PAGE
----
Our stylish Lamborghini Sian ride on car is officially licensed with awesome look and practical functions that is attractive for every kids. It’s an ideal gift for kids of 37-95 months.


Our ride on vehicle is equipped with a 3-point safety belt that can best protect your kids when driving. Besides, 4-wheel spring suspension also ensures stability and security when riding on various terrains.


Remote Control: Parent can operate the ride on car with remote control if kids are too young. Manual Mode: When growing up, kids can drive the car by themselves through foot pedal and steering wheel.



Rich features of our electric ride on toy brings you realistic riding fun. LED lights(Front & Rear Lights), 2 gas shock scissor doors, simulated engine sounds & horn, one-button start and switchable speed.



The Meadow Pipit is a small passerine bird. This is a widespread and often abundant small pipit, 14.5–15 cm (5+1⁄2–6 in) long and 15–22 g (0.53–0.78 oz) weight. It is an undistinguished-looking species on the ground, mainly brown above and buff below, with darker streaking on most of its plumage; the tail is brown, with narrow white side edges. It has a thin bill and pale pinkish-yellow legs; the hind claw is notably long, longer than the rest of the hind toes.


The Meadow Pipit is primarily a species of open habitats, either uncultivated or low-intensity agriculture, such as pasture, bogs, and moorland, but also occurs in low numbers in arable croplands. In winter, it also uses saltmarshes and sometimes open woodlands. It is a fairly terrestrial pipit, always feeding on the ground, but uses elevated perches such as shrubs, fence lines, or electricity wires as vantage points to watch for predators.


The Meadow Pipit’s food is primarily insects and other invertebrates, mostly small items less than 5 mm (3⁄16 in) long. It also eats the seeds of grasses, sedges, rushes, and heather, and crowberry berries, mainly in winter.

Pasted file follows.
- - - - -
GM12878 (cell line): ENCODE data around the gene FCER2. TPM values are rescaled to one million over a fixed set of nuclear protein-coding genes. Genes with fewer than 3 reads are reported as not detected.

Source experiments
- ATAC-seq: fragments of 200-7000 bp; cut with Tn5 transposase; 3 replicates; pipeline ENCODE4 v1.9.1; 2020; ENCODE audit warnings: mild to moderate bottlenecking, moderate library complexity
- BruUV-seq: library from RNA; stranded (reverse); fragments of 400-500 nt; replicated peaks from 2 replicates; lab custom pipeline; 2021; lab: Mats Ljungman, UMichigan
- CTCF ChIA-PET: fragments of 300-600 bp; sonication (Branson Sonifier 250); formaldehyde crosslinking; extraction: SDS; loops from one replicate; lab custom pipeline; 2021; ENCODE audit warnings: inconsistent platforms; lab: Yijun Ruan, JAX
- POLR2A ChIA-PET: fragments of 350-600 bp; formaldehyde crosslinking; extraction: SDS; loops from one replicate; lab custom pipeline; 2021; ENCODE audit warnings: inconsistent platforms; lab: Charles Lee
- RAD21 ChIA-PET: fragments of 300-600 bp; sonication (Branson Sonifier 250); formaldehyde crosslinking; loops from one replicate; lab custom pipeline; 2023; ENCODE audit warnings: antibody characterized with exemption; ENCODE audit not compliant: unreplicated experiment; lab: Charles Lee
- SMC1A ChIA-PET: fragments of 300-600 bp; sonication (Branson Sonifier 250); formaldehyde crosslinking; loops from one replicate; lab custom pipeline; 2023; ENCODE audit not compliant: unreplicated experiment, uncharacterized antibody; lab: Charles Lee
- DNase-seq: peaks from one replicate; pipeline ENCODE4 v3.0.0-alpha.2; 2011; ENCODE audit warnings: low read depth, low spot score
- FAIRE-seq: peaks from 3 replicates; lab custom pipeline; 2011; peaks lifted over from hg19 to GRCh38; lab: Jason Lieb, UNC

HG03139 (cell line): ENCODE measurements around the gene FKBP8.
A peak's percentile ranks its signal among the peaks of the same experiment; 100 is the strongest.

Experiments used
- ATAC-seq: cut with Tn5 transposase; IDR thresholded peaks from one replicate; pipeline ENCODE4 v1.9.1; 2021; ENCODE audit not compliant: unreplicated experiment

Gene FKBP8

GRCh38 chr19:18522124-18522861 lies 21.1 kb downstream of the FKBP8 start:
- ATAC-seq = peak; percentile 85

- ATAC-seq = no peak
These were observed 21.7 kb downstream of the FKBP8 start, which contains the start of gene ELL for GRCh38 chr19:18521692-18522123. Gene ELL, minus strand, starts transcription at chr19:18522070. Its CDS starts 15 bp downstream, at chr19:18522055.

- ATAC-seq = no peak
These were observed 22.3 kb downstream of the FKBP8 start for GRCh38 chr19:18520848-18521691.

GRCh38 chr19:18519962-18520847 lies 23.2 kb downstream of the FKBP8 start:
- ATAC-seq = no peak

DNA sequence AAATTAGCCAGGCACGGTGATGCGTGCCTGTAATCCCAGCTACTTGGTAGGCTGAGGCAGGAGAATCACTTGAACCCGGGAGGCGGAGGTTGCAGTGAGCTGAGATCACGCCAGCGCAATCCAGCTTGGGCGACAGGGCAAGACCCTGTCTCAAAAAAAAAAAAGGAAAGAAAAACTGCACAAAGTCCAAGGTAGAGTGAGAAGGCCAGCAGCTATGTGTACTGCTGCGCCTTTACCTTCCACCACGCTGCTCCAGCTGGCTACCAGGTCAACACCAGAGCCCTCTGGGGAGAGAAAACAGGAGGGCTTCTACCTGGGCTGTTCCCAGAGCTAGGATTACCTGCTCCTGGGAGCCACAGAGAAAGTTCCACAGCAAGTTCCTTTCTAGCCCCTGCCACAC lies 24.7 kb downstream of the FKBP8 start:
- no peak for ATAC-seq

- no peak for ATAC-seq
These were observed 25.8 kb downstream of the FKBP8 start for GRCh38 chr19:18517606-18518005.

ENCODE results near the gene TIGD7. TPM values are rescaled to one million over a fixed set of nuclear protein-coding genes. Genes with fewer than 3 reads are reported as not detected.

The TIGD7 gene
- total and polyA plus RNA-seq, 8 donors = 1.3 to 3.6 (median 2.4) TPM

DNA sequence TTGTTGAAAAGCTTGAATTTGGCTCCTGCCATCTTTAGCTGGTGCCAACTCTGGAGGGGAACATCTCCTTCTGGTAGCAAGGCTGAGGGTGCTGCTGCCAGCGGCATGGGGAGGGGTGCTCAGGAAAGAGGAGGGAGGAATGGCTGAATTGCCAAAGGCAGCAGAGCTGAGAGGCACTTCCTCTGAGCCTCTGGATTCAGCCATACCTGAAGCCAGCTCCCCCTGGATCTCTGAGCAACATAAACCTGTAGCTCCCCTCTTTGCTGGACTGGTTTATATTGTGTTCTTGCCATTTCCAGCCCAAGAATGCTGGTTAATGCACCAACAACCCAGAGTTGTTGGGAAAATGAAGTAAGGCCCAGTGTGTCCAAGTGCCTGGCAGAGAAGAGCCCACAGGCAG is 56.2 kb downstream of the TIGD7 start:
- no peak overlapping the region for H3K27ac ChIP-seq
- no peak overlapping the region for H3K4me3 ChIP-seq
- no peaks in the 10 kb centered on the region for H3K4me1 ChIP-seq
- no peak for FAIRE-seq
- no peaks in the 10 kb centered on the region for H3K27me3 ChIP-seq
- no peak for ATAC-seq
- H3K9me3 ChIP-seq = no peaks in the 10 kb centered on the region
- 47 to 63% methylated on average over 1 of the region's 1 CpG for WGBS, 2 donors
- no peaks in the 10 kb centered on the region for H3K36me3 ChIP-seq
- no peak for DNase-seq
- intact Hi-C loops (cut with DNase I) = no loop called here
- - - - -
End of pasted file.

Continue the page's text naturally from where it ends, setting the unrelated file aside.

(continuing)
The Meadow Pipit breeds in much of the Palearctic, from southeastern Greenland and Iceland east to just east of the Ural Mountains in Russia, and south to central France and Romania; an isolated population also occurs in the Caucasus Mountains. It is migratory over most of its range, wintering in southern Europe, North Africa, and south-western Asia, but is resident year-round in western Europe, though even here many birds move to the coast or lowlands in winter.

The nest is on the ground hidden in dense vegetation, with two to seven (most often three to five) eggs; the eggs hatch after 11–15 days, with the chicks fledging 10–14 days after hatching. Two broods are commonly raised each year. This species is one of the most important nest hosts of the cuckoo, and it is also an important prey species for merlins and hen harriers.

European Cuckoo + Meadow Pipit Partner for Survival

Believe it or not, the baby in this picture is the huge brown bird on the left. It is a European cuckoo, being fed by a fully-grown meadow pipit, who is only half the side of the baby brute. How the European cuckoo manages this feat is a story both interesting and sad. The hawk-shaped, foot-long female European cuckoo is one of the world’s most irresponsible mothers. She lays her single egg, in the flufflined nest of a six-inch meadow pipit, then flies away and never bothers about her offspring again. As soon as her baby hatches, it shows that it has inherited its mother’s piratical character. It inches across the nest, burrows in turn underneath each of the cheeping, newlyhatched meadow pipits, and pushes it over the side of the nest to its death on the ground. With the nest all to itself, the European cuckoo starts clamouring loudly for food, gaping open its yellow beak, until the poor deceived parent meadow pipits fill it full of insects. When it is able to fly, the European cuckoo takes off, with never a thank-you to the meadow pipits who have fed their enormous adopted baby until it is twice as big and fat as they are.

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